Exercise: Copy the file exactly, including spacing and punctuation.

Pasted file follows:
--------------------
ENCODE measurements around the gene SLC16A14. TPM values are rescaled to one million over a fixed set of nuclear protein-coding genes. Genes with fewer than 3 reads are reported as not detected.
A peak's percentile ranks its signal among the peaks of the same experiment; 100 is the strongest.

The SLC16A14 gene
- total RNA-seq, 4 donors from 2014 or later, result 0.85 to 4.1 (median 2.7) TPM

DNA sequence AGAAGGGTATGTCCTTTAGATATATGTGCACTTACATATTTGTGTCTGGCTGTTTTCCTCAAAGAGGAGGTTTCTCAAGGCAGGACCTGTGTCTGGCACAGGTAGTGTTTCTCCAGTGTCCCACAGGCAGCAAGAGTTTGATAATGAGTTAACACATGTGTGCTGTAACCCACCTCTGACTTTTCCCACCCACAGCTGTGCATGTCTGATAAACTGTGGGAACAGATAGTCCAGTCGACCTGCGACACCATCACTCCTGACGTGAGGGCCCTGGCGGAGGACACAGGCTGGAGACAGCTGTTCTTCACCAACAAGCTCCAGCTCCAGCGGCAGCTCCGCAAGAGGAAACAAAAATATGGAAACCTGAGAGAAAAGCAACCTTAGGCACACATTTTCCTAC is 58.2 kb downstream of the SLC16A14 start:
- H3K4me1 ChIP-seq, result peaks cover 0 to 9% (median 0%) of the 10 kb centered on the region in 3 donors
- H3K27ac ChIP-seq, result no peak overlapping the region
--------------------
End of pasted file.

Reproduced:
ENCODE measurements around the gene SLC16A14. TPM values are rescaled to one million over a fixed set of nuclear protein-coding genes. Genes with fewer than 3 reads are reported as not detected.
A peak's percentile ranks its signal among the peaks of the same experiment; 100 is the strongest.

The SLC16A14 gene
- total RNA-seq, 4 donors from 2014 or later, result 0.85 to 4.1 (median 2.7) TPM

DNA sequence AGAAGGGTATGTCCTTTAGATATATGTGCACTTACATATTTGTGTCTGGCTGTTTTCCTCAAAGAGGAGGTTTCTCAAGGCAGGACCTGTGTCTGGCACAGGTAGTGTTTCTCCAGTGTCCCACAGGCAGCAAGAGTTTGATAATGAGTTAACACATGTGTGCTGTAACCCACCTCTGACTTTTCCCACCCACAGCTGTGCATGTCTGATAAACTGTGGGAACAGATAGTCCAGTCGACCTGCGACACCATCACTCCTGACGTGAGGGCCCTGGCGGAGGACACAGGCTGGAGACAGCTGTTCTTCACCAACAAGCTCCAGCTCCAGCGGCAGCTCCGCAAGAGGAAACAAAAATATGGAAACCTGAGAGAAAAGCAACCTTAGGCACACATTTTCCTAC is 58.2 kb downstream of the SLC16A14 start:
- H3K4me1 ChIP-seq, result peaks cover 0 to 9% (median 0%) of the 10 kb centered on the region in 3 donors
- H3K27ac ChIP-seq, result no peak overlapping the region